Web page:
Tooth decay inequalities among children have increased
Oral health inequalities in children between the the country’s richest and most deprived communities has increased.
According to a recent report by Public Health England (PHE), inequalities in the prevalence of tooth decay in five-year-old children in England spiked from 2008 to 2019.
The report concluded that there are marked inequalities in oral health in England across all stages of the life course. The evidence was taken from epidemiological surveys and cancer registers.
For dental caries and tooth loss, studies show that absolute inequalities narrowed over time. However, relative inequalities have not.
The report also found that there were barriers to NHS care at an individual, societal and policy level. These can be common across vulnerable groups or specific to one group.
Ways the report suggested barriers could be overcome include:
- Provision of appropriate training to both service users and care providers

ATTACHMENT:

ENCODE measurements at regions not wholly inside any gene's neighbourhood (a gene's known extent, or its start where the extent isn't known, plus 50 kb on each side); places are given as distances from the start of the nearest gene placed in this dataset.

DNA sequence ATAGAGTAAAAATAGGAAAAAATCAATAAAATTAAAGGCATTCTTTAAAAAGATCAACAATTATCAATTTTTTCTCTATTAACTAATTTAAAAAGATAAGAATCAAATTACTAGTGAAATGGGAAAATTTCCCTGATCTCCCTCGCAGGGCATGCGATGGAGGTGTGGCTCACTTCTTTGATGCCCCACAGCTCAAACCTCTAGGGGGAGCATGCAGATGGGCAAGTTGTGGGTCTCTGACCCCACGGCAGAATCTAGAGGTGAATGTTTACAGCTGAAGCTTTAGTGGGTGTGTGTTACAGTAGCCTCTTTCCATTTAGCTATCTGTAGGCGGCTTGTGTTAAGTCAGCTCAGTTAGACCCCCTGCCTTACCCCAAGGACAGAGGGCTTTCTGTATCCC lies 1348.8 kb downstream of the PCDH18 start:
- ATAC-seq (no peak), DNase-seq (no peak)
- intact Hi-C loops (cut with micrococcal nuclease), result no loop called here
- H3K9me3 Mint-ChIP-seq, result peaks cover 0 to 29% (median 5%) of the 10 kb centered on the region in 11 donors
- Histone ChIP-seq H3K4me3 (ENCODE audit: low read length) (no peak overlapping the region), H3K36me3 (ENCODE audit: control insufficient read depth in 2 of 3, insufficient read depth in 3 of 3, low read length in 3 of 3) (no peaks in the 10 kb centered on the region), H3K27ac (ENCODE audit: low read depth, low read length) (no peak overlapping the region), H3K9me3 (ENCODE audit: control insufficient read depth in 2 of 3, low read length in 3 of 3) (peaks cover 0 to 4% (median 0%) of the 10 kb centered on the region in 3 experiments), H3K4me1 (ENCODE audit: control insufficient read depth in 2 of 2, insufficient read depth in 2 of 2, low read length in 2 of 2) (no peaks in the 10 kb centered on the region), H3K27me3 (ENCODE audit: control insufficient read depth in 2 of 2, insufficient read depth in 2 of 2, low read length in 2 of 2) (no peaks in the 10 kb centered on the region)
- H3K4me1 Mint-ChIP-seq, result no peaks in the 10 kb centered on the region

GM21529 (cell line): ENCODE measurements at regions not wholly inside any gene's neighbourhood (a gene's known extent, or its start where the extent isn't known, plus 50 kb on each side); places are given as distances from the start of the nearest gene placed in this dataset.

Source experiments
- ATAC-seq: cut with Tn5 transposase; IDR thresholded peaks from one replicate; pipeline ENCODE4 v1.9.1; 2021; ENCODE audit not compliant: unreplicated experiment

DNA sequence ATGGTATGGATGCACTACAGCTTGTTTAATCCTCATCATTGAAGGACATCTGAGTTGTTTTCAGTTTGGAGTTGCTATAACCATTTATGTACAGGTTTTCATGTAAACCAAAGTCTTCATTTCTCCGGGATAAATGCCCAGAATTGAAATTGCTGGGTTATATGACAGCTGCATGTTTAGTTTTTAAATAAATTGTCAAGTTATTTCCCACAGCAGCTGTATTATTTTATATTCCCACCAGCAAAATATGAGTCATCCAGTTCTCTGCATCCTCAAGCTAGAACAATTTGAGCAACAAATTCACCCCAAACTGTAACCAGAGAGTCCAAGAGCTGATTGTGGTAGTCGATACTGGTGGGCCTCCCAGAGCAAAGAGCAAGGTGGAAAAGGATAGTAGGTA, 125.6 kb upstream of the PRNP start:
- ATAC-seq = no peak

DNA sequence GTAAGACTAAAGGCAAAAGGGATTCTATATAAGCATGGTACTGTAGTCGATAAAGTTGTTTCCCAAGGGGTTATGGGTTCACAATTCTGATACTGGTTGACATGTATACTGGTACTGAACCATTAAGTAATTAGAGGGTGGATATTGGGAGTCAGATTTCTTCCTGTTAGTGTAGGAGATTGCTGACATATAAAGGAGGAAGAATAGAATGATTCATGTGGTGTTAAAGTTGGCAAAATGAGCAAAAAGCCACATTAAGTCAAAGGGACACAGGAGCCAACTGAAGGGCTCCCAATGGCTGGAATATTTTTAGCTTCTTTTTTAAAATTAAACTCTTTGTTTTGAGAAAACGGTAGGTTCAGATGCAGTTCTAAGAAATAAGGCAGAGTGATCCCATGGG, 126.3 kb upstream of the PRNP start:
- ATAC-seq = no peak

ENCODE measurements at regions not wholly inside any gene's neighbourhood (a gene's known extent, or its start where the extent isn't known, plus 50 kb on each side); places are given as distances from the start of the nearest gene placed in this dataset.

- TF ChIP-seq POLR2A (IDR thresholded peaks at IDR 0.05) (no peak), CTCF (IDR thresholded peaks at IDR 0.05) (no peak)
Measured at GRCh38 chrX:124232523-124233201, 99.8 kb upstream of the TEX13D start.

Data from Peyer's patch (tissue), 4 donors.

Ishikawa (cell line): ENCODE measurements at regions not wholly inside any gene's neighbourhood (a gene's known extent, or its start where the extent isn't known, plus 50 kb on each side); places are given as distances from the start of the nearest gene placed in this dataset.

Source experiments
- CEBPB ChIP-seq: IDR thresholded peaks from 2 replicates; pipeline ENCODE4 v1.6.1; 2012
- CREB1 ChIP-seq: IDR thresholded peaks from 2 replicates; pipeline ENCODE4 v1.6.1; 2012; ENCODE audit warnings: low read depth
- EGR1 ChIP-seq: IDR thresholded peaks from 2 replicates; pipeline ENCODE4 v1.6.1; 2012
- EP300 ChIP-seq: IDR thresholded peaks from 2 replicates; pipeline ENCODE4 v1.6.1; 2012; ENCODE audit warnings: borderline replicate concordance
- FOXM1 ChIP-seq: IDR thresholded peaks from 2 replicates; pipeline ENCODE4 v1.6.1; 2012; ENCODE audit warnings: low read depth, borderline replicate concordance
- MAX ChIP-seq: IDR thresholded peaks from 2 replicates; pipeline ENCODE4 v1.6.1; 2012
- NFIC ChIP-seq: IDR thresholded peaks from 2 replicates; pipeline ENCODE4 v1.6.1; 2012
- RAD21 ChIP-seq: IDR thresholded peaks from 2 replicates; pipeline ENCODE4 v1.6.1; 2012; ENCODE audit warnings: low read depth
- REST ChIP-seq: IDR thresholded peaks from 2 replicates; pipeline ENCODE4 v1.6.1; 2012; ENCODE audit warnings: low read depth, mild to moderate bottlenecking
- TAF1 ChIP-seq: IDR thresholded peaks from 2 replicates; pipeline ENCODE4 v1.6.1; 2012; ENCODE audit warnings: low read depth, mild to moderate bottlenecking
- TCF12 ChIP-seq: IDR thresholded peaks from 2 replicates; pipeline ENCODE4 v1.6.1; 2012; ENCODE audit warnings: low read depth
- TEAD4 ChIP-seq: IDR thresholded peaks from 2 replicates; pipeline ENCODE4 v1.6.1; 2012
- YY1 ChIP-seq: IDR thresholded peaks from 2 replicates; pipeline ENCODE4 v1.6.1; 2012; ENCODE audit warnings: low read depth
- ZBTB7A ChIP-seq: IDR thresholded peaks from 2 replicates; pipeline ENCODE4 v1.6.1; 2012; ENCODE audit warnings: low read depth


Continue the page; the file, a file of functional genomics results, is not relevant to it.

- Policies to ensure dental services meet the needs of vulnerable people
- Additionally, the use of appropriate skill mix to deliver services.
As a result, the British Dental Association (BDA) is now calling on ministers to take action.
It says it ‘strongly endorses’ the recommendations made by PHE on supervised brushing in early years and water fluoridation.
‘The oral health gap between rich and poor is not inevitable,’ said BDA chair Eddie Chair.
‘Sadly, the pandemic means shameful levels of inequality are set to widen. We need deeds not words from government, with real support for practices and action on prevention.
‘These programmes can pay for themselves, but until ministers offer tangible commitments we will not see progress.’
For example, between May and December 2020, data reveals the number of infants visiting the dentist stood at around 25% of the 2018-2019 average.
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